One of the flaws with this program (way back machine) is that the background advertisement is coded in such a way that if they used a background ad at all, it is projected as the current background ad. In this image from 2010 there is an ad for a television show that premiers next week. So again, we have to use some imagination to piece this together. The 2010 page is not very different than the 2011, I just wanted to show this one to display this particular flaw of the tool.


Screen Shot 2014-09-15 at 11.48.27 AM

The 2007 version is totally different! There is so much text and again, some of the pictures are missing due to link rot. This also shows a completely different design for the website. The primary navigation through the website is on the left hand side, where there are tons of links to click through. Looking at this website at the time it was live may have made perfect sense, but now it feels like sensory overload and would seem cumbersome to navigate.


Screen Shot 2014-09-15 at 11.40.38 AM

2003 was the first iteration of this website that I saw with a large advertisement. This Cat in The Hat ad seems kind of funny and primitive now, but I can’t put my finger on why specifically that is. I think I have just gotten used to movie advertisements getting more and more extreme and flashy all the time, so this seems very stripped down. Again, this version is very text heavy, and now this would be seen as way too much to read for a front page.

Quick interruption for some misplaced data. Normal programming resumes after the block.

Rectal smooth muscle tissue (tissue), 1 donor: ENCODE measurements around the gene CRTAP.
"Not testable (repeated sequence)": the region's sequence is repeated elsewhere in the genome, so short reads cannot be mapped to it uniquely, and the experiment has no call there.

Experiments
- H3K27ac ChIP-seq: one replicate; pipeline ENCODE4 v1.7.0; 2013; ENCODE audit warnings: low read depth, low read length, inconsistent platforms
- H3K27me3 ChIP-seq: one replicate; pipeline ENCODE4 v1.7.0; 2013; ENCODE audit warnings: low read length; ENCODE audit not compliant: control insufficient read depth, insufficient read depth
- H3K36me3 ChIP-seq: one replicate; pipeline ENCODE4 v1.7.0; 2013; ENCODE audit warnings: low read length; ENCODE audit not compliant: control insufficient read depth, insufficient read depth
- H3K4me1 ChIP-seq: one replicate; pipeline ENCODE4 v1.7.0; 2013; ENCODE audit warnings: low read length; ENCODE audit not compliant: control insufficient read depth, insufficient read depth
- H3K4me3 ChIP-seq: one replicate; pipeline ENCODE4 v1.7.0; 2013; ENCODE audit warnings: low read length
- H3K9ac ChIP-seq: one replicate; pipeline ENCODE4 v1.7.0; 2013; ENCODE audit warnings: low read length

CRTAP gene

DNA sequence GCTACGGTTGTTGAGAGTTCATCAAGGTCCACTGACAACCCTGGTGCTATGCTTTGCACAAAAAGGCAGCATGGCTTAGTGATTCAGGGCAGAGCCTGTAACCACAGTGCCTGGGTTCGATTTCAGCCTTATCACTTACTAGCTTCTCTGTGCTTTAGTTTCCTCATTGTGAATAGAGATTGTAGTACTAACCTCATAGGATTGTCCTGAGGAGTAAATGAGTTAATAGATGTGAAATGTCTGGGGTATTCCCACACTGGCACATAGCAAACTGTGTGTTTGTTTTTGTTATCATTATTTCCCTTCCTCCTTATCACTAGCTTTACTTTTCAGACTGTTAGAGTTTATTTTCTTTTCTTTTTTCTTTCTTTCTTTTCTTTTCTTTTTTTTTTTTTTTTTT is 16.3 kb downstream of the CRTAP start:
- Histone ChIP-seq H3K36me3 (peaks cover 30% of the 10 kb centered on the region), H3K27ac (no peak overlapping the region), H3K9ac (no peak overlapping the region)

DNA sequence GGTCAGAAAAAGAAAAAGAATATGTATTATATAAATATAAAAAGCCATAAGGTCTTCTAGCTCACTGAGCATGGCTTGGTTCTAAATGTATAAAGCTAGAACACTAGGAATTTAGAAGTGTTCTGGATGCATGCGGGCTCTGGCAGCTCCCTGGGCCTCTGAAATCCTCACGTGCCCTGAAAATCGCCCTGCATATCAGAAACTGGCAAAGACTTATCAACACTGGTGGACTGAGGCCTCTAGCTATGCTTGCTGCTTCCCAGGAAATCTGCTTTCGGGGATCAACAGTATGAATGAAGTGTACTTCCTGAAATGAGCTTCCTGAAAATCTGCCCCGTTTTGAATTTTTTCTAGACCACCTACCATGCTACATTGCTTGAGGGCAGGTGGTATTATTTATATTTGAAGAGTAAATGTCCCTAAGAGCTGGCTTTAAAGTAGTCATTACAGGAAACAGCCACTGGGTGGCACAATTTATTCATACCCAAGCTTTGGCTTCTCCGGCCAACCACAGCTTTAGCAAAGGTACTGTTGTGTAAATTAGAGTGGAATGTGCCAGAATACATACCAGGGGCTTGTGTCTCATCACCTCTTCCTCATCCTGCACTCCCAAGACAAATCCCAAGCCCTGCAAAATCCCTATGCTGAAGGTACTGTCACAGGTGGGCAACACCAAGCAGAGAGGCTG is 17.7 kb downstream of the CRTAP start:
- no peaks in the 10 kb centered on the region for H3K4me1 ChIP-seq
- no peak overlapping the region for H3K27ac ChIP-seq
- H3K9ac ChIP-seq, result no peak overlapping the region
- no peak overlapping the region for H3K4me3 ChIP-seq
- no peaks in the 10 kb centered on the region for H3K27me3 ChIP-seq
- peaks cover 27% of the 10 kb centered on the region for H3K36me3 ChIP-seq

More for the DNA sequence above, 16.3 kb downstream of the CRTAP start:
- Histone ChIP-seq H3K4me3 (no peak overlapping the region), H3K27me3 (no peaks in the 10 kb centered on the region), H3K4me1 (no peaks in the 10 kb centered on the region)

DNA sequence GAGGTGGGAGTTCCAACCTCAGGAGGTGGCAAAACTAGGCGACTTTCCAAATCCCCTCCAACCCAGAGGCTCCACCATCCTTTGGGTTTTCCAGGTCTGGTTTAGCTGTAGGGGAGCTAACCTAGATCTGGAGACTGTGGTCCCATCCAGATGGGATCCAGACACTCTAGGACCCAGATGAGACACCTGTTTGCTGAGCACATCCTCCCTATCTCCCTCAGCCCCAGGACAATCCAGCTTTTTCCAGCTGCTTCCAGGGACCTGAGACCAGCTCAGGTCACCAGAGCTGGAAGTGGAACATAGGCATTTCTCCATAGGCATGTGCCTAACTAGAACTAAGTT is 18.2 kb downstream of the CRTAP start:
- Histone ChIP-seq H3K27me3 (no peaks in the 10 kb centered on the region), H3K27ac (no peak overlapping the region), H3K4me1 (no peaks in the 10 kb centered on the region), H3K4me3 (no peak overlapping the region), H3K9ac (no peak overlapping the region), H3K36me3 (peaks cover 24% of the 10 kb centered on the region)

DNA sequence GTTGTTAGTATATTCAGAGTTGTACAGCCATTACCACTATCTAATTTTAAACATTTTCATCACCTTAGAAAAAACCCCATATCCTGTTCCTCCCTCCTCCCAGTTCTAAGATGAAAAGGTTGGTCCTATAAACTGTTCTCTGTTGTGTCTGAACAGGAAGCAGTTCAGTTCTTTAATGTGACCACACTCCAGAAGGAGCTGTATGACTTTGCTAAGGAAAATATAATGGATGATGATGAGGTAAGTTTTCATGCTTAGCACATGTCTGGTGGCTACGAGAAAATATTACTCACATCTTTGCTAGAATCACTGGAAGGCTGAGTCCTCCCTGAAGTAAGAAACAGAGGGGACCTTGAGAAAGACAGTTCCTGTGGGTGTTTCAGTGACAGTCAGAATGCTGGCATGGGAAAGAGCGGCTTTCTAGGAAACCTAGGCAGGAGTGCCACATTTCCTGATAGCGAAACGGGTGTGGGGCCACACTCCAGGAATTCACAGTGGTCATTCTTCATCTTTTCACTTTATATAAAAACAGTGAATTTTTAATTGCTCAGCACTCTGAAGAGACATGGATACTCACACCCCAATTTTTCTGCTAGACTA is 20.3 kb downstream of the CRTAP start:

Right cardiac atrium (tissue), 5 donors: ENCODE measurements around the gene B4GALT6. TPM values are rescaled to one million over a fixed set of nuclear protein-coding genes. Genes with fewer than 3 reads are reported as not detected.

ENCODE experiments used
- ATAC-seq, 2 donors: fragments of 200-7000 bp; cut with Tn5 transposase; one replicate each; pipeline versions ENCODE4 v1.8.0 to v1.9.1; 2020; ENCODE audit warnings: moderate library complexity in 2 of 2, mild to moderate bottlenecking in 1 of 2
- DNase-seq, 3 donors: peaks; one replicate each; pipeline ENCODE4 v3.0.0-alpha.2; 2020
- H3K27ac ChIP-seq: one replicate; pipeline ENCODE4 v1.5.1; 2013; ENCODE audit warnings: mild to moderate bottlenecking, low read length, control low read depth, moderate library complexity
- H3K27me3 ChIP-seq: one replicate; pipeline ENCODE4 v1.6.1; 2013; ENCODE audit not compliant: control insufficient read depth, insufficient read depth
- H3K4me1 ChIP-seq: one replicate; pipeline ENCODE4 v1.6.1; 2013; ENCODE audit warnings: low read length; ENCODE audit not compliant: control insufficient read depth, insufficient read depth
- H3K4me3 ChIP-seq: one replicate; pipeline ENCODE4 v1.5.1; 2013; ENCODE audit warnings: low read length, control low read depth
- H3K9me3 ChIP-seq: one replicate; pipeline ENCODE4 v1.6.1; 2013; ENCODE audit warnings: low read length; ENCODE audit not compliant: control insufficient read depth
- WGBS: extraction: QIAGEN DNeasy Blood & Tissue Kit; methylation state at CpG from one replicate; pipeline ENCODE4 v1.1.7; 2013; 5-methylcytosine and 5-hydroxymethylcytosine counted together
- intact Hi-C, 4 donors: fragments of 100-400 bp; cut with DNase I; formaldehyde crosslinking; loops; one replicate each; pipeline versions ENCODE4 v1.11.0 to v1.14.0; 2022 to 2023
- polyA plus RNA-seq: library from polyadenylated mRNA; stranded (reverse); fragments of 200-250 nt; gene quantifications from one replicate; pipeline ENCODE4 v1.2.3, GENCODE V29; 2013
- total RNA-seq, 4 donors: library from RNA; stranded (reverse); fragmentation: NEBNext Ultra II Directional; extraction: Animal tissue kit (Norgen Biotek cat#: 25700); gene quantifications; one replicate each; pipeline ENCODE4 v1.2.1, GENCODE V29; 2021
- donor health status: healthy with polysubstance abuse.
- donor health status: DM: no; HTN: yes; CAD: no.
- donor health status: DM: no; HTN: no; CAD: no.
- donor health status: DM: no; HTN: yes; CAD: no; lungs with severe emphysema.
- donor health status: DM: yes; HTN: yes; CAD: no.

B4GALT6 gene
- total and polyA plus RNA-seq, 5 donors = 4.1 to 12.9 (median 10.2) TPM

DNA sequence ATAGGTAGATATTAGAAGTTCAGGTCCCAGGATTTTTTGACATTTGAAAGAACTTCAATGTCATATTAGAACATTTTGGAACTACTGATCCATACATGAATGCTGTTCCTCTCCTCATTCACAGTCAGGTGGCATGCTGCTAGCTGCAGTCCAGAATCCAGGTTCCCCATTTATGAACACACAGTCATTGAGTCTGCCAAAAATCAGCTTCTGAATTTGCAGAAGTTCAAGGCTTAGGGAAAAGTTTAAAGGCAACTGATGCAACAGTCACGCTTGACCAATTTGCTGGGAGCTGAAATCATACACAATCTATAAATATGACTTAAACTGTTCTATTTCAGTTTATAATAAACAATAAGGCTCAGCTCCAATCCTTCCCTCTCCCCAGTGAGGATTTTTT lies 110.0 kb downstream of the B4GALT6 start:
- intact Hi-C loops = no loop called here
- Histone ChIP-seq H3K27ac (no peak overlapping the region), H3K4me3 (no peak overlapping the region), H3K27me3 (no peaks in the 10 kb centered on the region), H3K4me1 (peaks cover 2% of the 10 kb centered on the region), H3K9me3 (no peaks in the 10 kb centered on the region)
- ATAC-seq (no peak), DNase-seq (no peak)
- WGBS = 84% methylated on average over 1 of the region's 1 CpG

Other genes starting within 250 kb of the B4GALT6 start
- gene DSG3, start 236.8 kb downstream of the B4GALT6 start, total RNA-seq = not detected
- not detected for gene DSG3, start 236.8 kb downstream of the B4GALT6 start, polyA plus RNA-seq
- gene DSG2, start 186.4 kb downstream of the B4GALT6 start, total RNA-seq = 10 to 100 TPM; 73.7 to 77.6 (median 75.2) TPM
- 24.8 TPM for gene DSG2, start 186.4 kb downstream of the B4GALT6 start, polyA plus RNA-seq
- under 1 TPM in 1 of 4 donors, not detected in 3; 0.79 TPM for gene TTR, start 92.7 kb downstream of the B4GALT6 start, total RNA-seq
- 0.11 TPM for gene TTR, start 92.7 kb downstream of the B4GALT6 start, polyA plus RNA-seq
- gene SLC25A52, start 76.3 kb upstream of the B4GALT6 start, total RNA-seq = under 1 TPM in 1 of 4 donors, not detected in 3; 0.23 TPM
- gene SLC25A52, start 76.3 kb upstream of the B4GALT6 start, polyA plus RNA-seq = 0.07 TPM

Screen Shot 2014-09-15 at 11.38.38 AM

This day in 2000 I picked with intention; the article on the front page mentions that, “On this day, October 17th [2000], ten years ago, the IMDb made its semi-formal debut on the internet.” While the Way Back tool may go all the way back to IMDb 1996, this suggests that this website has been around since 1990. This really blows my mind, considering the fate of most other old websites. Not only does IMDb still exist 24 years later, it’s still a relevant website. This 2000 version of the website also clearly dates itself with the use of clip arty stock images (I think it’s fair to say this is less popular now) and the size of the images. All of the pictures on this page are incredibly small, especially in comparison to the current version.


Screen Shot 2014-09-15 at 11.37.28 AM